Delaying gratification involves two components: (i) delay choice (selecting a delayed reward over an immediate one), and (ii) delay maintenance (sustaining the decision to delay gratification even if the immediate reward is available during the delay). In primates, two tasks most commonly have explored these components, the Intertemporal choice task and the Accumulation task. It is unclear whether these tasks provide equivalent measures of delay of gratification. Here, we compared the performance of the same capuchin monkeys, belonging to two study populations, between these tasks. We found only limited evidence of a significant correlation in performance. Consequently, in contrast to what is often assumed, our data provide only partial support to the hypothesis that these tasks provide equivalent measures of delay of gratification. PMID:23544770

  6. Coexisting avascular necrosis of the scaphoid and lunate.

    PubMed

    Park, Il-Jung; Lee, Sang-Uk; Kim, Hyoung-Min

    2010-11-01

    Reports of coexisting avascular necrosis of more than one carpal bone are rare. We report coexisting avascular necrosis of the scaphoid and lunate in a 56-year-old woman with no history of using steroids or injury. We treated her with a radioscapholunate fusion with two angled 2.4 mm distal radius plates to stabilise the locking plate. At her 12-month follow up there was no evidence of non-union.

  7. [The asterisk sign and adult ischemic femur head necrosis].

    PubMed

    Dihlmann, W; Heller, M

    1985-04-01

    The asterisk sign is a stellate density, which is seen normally in the femoral head on computed tomography. It is due to the demonstration of the trabeculae in the femoral head. In adult ischaemic necrosis of the femoral head, there are characteristic changes in the asterisk sign at an early stage, even before there is collapse of the head. The changes are described and the indications for performing CT of the hip for diagnosing adult ischaemic necrosis are discussed.

  8. Renal cortical necrosis: A rare complication of Plasmodium vivax malaria.

    PubMed

    Kumar, R; Bansal, N; Jhorawat, R; Kimmatkar, P D; Malhotra, V

    2014-11-01

    A young female with Plasmodium vivax malaria presented with anemia, hyperbilirubinemia, thrombocytopenia, and advanced renal failure. She remained anuric for more than 3 weeks. Kidney biopsy confirmed the diagnosis of acute cortical necrosis. During follow-up, she became dialysis independent, but remained in stage 4 chronic kidney disease (CKD) at 3 month. P. vivax is supposed to be benign in nature, but can lead to rare and severe complication like renal cortical necrosis and progress to CKD.

  9. Intestinal Necrosis due to Sodium Polystyrene Sulfonate (Kayexalate) in Sorbitol

    PubMed Central

    McGowan, C. E.; Saha, S.; Chu, G.; Resnick, M. B.; Moss, S. F.

    2013-01-01

    Background Sodium polystyrene sulfonate (SPS, Kayexalate) has been implicated in the development of intestinal necrosis. Sorbitol, added as a cathartic agent, may be primarily responsible. Previous studies have documented bowel necrosis primarily in postoperative, dialysis, and transplant patients. We sought to identify additional clinical characteristics among patients with probable SPS-induced intestinal necrosis. Methods Rhode Island Hospital surgical pathology records were reviewed to identify all gastrointestinal specimens reported as containing SPS crystals from December 1998 to June 2007. Patient demographics, medical comorbidities, and hospital courses of histologically verified cases of intestinal necrosis were extracted from the medical records. Results Twenty-nine patients with reports of SPS crystals were identified. Nine cases were excluded as incidental findings with normal mucosa. Nine patients were excluded as their symptoms began before SPS administration or because an alternate etiology for bowel ischemia was identified. Eleven patients had confirmed intestinal necrosis and a temporal relationship with SPS administration suggestive of SPS-induced necrosis. Only 2 patients were postoperative, and only 4 had end-stage renal disease (ESRD). All patients had documented hyperkalemia, received oral SPS, and developed symptoms of intestinal injury between 3 hours and 11 days after SPS administration. Four patients died. Conclusion Intestinal ischemia is a recognized risk of SPS in sorbitol. Our series highlights that patients may be susceptible even in the absence of ESRD, surgical intervention, or significant comorbidity. PMID:19373153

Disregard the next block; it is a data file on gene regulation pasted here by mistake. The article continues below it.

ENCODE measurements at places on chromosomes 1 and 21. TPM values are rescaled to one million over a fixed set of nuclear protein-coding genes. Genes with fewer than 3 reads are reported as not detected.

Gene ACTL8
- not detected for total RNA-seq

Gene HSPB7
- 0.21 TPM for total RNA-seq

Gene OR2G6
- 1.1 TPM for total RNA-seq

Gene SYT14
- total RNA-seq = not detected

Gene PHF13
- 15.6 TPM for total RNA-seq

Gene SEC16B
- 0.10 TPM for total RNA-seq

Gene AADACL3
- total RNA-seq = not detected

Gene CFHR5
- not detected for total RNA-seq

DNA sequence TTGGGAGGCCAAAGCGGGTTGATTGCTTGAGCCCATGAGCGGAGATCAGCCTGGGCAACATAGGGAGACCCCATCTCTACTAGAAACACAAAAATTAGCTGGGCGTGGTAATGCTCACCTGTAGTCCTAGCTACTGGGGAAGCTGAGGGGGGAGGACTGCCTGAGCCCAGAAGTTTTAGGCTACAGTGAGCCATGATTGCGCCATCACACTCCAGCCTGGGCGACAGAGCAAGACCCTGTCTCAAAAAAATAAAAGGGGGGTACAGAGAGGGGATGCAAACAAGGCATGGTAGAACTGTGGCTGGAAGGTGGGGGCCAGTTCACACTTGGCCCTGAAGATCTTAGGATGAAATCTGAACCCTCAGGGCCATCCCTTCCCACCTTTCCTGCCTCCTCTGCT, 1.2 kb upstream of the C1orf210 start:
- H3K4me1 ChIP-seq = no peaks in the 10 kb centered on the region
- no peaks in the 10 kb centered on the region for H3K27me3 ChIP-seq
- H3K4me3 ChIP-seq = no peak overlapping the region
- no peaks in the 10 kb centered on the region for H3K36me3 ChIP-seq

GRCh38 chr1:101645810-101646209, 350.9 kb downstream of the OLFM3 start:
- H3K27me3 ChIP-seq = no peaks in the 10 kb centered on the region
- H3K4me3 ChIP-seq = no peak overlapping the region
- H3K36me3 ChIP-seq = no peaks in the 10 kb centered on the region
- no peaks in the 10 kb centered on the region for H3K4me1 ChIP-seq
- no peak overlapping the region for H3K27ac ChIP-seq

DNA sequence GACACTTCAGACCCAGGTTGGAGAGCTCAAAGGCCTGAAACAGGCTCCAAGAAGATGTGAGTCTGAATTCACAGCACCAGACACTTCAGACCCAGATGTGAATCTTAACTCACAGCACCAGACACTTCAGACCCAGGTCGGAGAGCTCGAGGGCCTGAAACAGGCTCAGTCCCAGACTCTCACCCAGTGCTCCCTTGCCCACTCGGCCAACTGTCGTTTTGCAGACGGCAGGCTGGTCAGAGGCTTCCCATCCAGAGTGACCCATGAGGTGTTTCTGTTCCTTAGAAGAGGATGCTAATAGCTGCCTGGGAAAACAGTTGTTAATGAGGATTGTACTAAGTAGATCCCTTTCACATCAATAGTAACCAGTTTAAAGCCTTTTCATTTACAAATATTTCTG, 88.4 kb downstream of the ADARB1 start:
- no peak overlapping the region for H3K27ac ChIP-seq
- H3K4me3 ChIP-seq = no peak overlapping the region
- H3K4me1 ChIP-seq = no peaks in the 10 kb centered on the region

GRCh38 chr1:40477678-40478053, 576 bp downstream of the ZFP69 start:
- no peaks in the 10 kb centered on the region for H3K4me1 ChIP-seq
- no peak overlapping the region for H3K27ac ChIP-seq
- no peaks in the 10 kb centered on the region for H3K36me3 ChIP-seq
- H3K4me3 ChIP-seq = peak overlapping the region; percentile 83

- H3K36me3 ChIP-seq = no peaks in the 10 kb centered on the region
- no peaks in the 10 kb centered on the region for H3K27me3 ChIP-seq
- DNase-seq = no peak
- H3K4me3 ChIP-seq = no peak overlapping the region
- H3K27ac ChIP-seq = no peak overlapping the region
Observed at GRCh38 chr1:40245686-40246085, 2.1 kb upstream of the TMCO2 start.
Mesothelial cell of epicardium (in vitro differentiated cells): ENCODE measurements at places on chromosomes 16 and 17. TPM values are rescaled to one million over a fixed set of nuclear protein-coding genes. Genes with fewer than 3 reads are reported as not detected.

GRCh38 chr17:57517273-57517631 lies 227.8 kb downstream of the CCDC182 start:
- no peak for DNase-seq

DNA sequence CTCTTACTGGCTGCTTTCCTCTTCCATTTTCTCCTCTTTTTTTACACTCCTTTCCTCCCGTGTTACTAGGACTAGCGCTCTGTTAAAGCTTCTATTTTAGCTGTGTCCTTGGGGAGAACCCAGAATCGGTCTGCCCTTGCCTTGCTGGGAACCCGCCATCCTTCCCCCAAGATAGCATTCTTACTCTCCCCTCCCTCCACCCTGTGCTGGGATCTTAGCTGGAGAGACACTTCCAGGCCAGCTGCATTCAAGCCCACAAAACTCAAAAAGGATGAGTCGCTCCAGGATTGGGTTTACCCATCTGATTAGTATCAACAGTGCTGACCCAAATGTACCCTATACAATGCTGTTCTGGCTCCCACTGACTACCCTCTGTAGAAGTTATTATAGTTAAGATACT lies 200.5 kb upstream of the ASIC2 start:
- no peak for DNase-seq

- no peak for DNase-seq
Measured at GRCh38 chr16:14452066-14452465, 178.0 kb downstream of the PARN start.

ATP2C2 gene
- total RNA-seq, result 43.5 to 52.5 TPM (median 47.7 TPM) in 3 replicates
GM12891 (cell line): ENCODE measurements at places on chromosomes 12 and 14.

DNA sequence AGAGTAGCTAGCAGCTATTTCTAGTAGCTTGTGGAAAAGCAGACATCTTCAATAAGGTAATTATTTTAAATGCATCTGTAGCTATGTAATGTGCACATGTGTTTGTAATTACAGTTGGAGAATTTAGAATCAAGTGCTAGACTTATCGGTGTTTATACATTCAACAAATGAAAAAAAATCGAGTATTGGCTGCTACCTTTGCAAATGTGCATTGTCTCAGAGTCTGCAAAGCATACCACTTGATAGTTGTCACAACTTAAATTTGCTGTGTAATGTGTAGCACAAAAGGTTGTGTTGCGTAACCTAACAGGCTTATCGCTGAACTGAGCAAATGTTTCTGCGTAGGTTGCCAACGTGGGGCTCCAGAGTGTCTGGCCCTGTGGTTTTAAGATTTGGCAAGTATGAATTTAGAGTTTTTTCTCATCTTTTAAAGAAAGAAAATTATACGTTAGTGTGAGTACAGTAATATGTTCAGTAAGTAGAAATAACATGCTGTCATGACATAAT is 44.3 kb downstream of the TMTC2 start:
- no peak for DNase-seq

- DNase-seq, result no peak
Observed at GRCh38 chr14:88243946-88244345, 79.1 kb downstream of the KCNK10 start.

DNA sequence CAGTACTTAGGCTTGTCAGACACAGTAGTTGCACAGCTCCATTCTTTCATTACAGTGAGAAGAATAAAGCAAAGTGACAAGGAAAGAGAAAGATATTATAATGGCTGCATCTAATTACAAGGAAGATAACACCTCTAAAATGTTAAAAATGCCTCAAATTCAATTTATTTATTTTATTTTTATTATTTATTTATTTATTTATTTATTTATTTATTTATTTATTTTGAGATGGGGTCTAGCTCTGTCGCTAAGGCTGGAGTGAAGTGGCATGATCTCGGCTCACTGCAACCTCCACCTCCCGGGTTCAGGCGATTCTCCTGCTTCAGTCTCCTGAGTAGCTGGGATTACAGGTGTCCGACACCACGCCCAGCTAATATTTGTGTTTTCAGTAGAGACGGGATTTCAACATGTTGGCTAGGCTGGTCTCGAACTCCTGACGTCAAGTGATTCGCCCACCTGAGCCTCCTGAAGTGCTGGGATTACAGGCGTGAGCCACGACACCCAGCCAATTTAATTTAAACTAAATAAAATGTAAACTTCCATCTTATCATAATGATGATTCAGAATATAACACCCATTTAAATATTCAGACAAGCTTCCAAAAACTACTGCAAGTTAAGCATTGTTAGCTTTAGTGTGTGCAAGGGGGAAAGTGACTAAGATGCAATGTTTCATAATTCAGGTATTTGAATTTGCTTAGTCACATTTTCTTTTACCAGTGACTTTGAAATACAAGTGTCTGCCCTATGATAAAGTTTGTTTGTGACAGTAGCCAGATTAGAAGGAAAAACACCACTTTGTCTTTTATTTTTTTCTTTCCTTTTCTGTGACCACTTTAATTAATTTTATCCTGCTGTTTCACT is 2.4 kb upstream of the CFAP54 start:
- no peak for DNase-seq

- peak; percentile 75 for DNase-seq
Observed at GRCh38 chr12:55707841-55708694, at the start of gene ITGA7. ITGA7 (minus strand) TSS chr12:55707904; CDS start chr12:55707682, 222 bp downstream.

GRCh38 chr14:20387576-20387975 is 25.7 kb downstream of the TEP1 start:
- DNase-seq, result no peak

10. Serum transaminase levels after experimental paracetamol-induced hepatic necrosis.

    PubMed Central

    Dixon, M F; Fulker, M J; Walker, B E; Kelleher, J; Losowsky, M S

    1975-01-01

    The relationship between serum transaminase levels and the extent of paracetamol-induced liver necrosis has been investigated in the rat. Three methods of histological quantitation were used to assess of necrosis--arbitrary grading, point counting, and the image-analysis computer. Highly significant correlations were obtained between the three methods and all were found to be reproducible. A close correlation was found between the extent of hepatic necrosis and the serum ASAT and ALAT 24 hours after a large dose (4 g/kg) of paracetamol. Likewise, the mean grade of necrosis correlated reasonably well with the serum enzyme levels in the recovery phase at 36 and 72 hours, although the transaminase level for a given degree of necrosis was considerably lower at 72 hours than at 24 hours. These findings suggest that serum transaminase levels gives a reliable indication of the severity of hepatic necrosis if the time of ingestion of the paracetamol is known and taken into account. Images Fig 1 Fig 2 PMID:1205274